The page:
‘The 12 O’Clock Boys’ screens July 17 in Matatu Film Festival

by The People’s Minister of Information JR Valrey

'12 O'Clock Boys' posterThe Second Annual Matatu Film Festival started today, July 16, in downtown Oakland and will continue through Saturday, July 19. There are a number of great films playing Thursday and Friday, like “The 12 O’Clock Boys,” a documentary about Baltimore’s dirt bike and four-wheeler culture in the hood.

The story is told through the eyes of a Black teenager named Pug who yearns to be a 12 O’Clock Boy. In other words, he wants to join the growing pack of 50 or so dudes who regularly ride dirt bikes or four-wheelers throughout the city at high speeds. They have the balance and strength to raise their machines vertically, to the 12 o’clock position.

In Oakland, this phenomenon can be compared to the sideshows, except here cars make the maneuvers instead of bikes. Just like in Oakland, the police hate on the young Black people in Baltimore associated with the group, dedicating an enormous amount of resources towards fighting, arresting and killing them instead of negotiating with them and giving them somewhere they can do this in the city. Digital Underground said it best, “All around the world same song.”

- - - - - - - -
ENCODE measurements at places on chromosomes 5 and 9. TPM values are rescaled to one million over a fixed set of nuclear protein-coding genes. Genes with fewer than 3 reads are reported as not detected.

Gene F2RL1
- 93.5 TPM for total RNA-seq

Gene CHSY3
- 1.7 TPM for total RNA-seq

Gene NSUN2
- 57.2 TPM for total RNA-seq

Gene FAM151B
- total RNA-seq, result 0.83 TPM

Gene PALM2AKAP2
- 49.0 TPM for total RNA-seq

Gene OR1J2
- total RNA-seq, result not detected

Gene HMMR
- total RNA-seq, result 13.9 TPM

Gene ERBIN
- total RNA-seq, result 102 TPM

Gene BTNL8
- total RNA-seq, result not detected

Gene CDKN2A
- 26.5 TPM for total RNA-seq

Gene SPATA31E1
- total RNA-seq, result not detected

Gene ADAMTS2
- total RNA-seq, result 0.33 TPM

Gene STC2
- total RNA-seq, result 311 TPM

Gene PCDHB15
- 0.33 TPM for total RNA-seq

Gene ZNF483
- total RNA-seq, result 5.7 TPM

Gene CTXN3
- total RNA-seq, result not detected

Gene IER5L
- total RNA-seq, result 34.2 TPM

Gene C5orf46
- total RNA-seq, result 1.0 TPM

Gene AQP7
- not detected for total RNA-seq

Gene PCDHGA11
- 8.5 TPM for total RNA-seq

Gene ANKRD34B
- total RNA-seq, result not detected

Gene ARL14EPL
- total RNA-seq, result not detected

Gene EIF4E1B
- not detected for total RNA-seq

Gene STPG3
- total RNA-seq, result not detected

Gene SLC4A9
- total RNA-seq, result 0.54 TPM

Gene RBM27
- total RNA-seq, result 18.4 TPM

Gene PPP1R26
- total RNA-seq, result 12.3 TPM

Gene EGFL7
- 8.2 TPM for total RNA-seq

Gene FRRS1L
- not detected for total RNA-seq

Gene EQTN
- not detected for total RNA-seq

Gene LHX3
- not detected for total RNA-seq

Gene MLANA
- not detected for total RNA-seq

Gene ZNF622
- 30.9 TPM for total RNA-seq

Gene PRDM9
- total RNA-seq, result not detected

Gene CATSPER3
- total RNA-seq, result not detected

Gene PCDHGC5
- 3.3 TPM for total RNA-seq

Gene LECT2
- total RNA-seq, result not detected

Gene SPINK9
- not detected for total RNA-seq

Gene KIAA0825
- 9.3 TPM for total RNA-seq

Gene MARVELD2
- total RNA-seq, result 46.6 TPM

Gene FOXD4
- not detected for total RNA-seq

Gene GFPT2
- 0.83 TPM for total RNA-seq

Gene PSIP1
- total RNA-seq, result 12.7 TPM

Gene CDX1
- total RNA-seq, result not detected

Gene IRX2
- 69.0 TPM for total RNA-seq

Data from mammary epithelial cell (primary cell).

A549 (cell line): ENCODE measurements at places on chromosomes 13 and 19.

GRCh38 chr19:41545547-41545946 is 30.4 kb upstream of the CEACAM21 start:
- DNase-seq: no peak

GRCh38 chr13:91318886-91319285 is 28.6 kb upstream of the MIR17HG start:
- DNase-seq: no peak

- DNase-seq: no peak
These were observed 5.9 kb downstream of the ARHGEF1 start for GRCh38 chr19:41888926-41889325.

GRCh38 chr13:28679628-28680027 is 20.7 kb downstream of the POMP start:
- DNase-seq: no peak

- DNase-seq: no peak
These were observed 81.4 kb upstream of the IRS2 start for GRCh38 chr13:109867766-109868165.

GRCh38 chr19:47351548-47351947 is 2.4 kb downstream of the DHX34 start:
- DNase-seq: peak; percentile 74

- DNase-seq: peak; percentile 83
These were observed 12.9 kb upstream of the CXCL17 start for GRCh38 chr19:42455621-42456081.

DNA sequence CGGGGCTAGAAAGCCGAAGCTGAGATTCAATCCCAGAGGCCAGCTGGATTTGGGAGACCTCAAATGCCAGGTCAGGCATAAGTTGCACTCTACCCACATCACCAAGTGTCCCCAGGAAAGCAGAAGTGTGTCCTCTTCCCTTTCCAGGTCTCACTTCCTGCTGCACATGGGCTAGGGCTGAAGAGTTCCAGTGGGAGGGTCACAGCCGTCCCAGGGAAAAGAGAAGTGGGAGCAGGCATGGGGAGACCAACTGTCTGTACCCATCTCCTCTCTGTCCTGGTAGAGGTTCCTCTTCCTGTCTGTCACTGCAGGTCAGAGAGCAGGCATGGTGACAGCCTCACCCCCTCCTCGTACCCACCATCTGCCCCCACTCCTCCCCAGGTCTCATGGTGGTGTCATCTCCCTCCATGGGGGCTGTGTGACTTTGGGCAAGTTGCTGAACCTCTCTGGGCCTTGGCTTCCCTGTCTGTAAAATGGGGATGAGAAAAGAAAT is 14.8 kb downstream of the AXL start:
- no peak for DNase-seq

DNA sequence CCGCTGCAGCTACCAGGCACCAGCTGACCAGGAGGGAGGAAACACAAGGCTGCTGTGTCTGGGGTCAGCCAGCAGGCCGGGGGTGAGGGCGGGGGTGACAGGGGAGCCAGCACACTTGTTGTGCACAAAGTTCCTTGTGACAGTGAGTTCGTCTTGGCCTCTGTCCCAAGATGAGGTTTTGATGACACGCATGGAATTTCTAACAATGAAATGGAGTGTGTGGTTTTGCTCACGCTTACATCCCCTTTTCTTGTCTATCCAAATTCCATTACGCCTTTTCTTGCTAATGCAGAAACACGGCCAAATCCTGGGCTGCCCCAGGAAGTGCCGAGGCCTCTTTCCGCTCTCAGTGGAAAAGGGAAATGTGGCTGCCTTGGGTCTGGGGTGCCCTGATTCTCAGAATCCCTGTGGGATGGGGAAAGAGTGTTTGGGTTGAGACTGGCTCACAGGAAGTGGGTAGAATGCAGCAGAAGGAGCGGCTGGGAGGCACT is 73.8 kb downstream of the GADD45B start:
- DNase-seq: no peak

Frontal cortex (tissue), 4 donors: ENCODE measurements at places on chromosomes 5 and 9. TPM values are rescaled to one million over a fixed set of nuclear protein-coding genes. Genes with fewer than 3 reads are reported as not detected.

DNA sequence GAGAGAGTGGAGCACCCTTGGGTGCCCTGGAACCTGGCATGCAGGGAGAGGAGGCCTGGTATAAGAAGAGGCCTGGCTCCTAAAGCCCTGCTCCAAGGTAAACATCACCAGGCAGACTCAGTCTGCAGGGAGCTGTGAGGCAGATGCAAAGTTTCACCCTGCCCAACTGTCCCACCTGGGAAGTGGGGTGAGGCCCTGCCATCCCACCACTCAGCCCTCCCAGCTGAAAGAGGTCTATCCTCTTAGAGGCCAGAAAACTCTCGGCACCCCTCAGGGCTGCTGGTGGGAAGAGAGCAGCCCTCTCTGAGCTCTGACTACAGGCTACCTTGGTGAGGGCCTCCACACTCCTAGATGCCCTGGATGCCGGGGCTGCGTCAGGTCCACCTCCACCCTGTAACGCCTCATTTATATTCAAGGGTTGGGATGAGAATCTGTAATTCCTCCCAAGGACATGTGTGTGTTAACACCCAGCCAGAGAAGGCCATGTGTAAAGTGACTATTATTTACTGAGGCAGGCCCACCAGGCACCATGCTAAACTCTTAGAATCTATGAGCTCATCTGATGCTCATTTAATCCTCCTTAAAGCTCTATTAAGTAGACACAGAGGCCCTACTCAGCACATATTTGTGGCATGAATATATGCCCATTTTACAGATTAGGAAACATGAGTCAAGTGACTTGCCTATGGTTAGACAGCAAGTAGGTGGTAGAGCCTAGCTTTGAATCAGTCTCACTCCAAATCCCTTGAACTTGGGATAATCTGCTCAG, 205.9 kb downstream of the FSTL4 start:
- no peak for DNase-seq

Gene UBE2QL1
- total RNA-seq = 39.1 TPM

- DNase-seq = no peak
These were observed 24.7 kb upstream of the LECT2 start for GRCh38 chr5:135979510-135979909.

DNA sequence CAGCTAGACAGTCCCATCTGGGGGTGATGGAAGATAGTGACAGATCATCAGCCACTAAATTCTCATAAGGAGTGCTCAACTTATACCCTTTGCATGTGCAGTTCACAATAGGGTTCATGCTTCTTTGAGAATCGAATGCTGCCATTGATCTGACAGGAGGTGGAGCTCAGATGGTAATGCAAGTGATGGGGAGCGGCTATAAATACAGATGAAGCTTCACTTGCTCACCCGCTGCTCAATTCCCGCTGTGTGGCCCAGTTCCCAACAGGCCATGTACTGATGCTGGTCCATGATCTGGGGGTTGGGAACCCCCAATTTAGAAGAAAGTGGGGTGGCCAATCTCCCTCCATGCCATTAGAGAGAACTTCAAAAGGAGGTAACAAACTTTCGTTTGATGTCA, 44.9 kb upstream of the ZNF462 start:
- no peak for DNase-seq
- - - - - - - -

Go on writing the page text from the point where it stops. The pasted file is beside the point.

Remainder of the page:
Alongside the political and class contradictions that you can see in the documentary about how Baltimore police – and police all over the nation – treat Black youth, it is a very human story about a young Black man trying to survive in an environment not meant for his survival, but for his capture and/or his extermination.

“The 12 O’Clock Boys” is a very human story about a young Black man trying to survive in an environment not meant for his survival, but for his capture and/or his extermination.

He grabs on to the only positive thing that he has in his environment that can give him a sense of pride, a sense of resistance against a system that offers him literally no hope to get out of his family’s impoverished situation. And it gives him a sense of freedom, even if it’s just momentary, in yelling fuck the police or whatever, and getting away from the licensed killers, who, if they catch you, will happily take away your breath for such an infraction like they have before.

It’s one story about living caged in a social experiment called a project or ghetto. You can catch “The 12 O’Clock Boys” tomorrow, Thursday, July 17, 8:45 p.m., at Flight Deck, 1540 Broadway in downtown Oakland.

The People’s Minister of Information JR Valrey is associate editor of the Bay View, author of “Block Reportin’“ and the newly released “Unfinished Business: Block Reportin’ 2“ and filmmaker of “Operation Small Axe“ and “Block Reportin’ 101,” available, along with many more interviews, at www.blockreportradio.com. He can be reached at blockreportradio@gmail.com.